1. The biggest question this week - QE or no QE?
Thursday is D-Day for the European Central Bank (ECB). After weeks of feverish anticipaton and gut-churning volatility on the financial markets from plunging oil, commodity prices and euro - thanks a lot Swiss Central Bank! - it all comes down to this:
Will the ECB's governing council announce a government bond-buying programme - quantitative easing or QE - to stimulate the moribund euro zone economy at its Jan. 22 meeting as everyone expects?
The ECB won crucial backing last week for its pledge to do whatever it takes to support the euro when a top European Union court official said there was no legal impediment to buying government bonds to bolster a listless euro zone economy. But politics and German concerns about risk-sharing may trump the law, Reuters reported. Sources have told Reuters the ECB may adopt a hybrid approach - buying debt and sharing some of the risk across the euro zone while national central banks make separate purchases of their own. The programme may also be limited in size to 500 billion euros.
It's safe to say that if the ECB holds back, get ready for more wild rides on the markets.
2. Swiss franc bombshell fallout to continue
As more funds and foreign exchange traders worldwide fall victim to the Swiss National Bank's surprise move to abandon its currency's peg to the euro, the unapologetic Swiss said over the weekend it may step on the exchange markets to limit the franc's rise.
The unpegging last week caused panic on global markets, bankrupted forex traders ad hedge funds and threatens Switzerland's export-dependant economy.
3. D-Day for Greece too
Greece's snap election will take place on Sunday. The radical leftist Syriza party has held a consistent lead in the polls and is intent on ending austerity and seeking debt renegotiation with its European partners, though it insists it wants to stay in the euro zone.
If Syriza's Alexis Tsipras becomes prime minister, as looks most likely now, a showdown between him and Greece's partners int e European Union could result in Greece leaving the euro. Experts are betting though that Mr Tsipras will be the one who blinks, even if that means confronting the ideologues in his own party, given that Greece's banks are being kept afloat by the European Central Bank.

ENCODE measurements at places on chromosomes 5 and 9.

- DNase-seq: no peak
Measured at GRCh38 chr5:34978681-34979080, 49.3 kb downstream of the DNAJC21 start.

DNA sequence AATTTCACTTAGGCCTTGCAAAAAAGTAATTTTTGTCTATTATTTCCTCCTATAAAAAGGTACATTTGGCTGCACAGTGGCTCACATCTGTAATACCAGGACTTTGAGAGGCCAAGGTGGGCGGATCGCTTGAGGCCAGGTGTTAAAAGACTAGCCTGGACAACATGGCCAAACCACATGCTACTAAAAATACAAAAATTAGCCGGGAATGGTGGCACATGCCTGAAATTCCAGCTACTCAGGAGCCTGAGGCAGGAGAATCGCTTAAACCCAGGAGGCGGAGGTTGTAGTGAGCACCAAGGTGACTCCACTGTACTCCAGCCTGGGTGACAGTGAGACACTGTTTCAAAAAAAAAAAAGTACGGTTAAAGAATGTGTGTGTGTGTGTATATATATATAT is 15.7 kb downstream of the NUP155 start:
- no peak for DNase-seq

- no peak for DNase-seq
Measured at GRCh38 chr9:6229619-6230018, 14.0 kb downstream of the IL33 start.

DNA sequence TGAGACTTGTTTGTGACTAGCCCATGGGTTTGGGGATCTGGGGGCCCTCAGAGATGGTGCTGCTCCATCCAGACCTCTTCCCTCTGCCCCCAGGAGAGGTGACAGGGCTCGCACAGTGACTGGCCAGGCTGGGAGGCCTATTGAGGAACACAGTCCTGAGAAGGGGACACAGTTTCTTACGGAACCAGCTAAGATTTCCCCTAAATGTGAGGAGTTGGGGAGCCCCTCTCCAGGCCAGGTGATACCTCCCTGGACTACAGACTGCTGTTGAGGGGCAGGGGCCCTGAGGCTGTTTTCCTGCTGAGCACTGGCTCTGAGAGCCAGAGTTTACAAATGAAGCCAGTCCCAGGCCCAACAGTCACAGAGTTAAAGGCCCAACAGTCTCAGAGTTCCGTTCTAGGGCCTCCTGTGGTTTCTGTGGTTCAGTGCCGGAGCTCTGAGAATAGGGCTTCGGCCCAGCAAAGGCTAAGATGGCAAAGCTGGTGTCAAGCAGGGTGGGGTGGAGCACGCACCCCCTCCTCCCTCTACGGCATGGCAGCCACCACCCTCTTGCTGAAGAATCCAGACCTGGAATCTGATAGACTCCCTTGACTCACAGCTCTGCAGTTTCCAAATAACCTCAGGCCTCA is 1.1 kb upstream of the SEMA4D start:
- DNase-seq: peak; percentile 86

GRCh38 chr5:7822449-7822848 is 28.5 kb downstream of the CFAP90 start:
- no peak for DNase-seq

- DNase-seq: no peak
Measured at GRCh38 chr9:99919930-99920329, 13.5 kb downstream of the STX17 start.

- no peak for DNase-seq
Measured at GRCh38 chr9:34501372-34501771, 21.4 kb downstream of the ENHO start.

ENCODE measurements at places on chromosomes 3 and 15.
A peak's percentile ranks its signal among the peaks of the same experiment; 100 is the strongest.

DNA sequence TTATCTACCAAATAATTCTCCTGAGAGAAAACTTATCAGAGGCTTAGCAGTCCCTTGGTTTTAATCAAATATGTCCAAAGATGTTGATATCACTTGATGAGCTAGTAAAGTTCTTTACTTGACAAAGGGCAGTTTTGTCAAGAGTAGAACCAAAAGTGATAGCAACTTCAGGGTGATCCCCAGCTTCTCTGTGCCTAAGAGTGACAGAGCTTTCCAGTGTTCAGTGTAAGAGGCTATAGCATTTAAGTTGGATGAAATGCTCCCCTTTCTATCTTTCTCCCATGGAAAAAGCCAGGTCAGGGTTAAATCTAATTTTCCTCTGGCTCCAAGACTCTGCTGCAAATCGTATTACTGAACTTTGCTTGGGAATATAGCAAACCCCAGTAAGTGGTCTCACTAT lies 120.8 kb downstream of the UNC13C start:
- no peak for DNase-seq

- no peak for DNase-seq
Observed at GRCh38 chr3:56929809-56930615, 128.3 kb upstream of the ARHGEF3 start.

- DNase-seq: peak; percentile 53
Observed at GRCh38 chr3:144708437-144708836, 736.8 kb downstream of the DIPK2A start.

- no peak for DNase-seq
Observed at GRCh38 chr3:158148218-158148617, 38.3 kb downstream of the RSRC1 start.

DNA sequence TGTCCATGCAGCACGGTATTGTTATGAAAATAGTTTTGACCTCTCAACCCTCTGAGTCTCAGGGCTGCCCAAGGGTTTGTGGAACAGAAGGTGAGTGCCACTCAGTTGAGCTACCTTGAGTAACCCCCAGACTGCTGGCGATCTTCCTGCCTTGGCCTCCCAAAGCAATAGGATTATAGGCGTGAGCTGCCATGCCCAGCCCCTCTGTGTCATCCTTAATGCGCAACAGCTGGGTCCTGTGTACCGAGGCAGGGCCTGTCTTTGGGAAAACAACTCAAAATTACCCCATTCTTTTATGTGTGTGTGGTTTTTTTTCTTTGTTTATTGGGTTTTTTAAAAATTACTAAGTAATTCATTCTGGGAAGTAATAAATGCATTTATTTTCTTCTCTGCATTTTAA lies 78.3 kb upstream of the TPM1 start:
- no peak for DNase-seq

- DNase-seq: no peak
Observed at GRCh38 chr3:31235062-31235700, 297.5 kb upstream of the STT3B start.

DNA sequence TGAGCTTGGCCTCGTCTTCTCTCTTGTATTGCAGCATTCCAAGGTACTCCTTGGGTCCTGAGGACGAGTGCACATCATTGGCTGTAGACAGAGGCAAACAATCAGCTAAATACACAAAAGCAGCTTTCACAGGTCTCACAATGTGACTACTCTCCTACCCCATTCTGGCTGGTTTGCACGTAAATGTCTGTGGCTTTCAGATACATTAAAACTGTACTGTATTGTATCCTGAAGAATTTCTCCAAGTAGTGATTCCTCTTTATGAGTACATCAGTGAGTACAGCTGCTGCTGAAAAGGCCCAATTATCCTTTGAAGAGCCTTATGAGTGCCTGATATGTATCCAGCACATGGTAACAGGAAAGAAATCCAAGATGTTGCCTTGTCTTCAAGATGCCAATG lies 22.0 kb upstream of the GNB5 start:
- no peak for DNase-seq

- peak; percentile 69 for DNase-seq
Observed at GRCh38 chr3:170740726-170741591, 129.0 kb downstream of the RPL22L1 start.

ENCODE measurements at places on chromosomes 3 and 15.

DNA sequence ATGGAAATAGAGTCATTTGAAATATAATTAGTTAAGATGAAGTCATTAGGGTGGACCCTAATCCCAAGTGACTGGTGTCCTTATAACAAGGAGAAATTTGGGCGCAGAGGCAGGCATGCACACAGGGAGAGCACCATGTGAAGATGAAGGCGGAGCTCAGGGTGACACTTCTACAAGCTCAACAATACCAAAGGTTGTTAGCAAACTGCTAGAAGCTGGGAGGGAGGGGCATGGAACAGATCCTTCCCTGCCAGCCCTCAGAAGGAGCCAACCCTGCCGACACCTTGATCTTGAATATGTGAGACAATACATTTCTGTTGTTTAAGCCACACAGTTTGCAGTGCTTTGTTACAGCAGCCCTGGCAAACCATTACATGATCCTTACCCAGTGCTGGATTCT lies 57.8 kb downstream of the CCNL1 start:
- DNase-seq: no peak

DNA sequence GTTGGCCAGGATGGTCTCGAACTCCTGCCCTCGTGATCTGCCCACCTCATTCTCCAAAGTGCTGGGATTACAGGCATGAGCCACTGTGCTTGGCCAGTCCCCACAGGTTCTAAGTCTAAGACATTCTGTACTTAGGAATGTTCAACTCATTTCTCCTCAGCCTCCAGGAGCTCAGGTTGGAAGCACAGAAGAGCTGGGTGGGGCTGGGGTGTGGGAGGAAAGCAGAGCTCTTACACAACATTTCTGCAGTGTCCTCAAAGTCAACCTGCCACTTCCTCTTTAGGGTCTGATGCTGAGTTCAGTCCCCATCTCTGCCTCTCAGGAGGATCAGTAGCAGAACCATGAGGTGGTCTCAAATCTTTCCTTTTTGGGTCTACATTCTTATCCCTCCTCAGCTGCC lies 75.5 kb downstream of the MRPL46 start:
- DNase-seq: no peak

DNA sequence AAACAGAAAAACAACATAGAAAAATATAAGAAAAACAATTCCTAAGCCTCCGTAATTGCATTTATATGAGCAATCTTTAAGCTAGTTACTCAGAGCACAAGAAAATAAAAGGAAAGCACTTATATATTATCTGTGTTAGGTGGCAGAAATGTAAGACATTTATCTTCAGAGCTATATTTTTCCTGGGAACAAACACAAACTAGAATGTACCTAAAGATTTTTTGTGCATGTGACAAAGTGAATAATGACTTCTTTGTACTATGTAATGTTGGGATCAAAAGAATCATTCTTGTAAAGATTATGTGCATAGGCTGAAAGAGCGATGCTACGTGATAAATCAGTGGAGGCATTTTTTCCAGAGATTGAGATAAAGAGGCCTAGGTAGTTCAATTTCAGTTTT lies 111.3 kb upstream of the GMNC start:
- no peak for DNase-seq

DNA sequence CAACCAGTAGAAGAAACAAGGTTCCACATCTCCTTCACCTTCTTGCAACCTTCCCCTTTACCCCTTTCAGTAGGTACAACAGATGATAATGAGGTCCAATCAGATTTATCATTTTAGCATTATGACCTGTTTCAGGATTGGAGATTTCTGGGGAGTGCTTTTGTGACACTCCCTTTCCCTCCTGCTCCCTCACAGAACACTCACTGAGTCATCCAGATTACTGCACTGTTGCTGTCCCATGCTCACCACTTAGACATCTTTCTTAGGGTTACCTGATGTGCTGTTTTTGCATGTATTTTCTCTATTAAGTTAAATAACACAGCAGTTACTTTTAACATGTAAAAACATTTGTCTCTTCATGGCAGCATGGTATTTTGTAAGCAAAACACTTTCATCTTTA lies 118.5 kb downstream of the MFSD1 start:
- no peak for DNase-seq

Whatever the case, get ready more Greek drama to entertain markets.
4. More gloomy economic figures and forecasts ahead
Last week, the World Bank lowered its global growth forecast for this year and next because of poor economic prospects in the euro zone, Japan and major emerging economies. On Tuesday, it is the turn of the International Monetary Fund. IMF chief Christine Lagarde sounded downbeat last week, saying cheap oil and solid US growth were not a cure for "deep-seated weaknesses" elsewhere.
Also on Tuesday, China, the world's second largest economy, will be releasing its fourth quarter gross domestic product figures, aling with a string of monthly indicators. Economic growth is likely to have slowed to 7.2 per cent in October-December from the year-ago period, according to a Reuters poll, which would be the slowest reading since the first quarter of 2009 when the growth rate slumped to 6.6 per cent amid the depths of the global financial crisis.
Flash purchasing manager surveys for the United States, China and the euro zone on Thursday will likely also undeline how the US economy is pulling away from the other two.
Against this backdrop, 40 world leaders and over 1,500 CEOs or business heads will be attending the four-day World Economic Forum in Davos, Switzerland, which starts on Wednesday. The WEF said last week the risk of international conflict was now the biggest threat facing countries and businesses, trumping economic concerns. But the latter is likely to be front and centre too.
5. Smaller is better for Singapore
From Monday, the Singapore Exchange will cut the standard lot size from 1000 shares to 100, to entice more younger investors who will now be able to invest in stocks with a smaller capital outlay. Local investors have indeed been complaining about lot sizes for many years. Most shares trade in lots of 1,000, making some blue chips too expensive for retail investors.
Friday will see the consumer price index for December. Singapore experienced deflation for the first time in five years when the CPI for November fell to -0.3 per cent year-on-year. Economists have forecast that Singapore could see deflation again in December in view of plunging oil prices, and that if deflation persists, it could hurt economic outlook.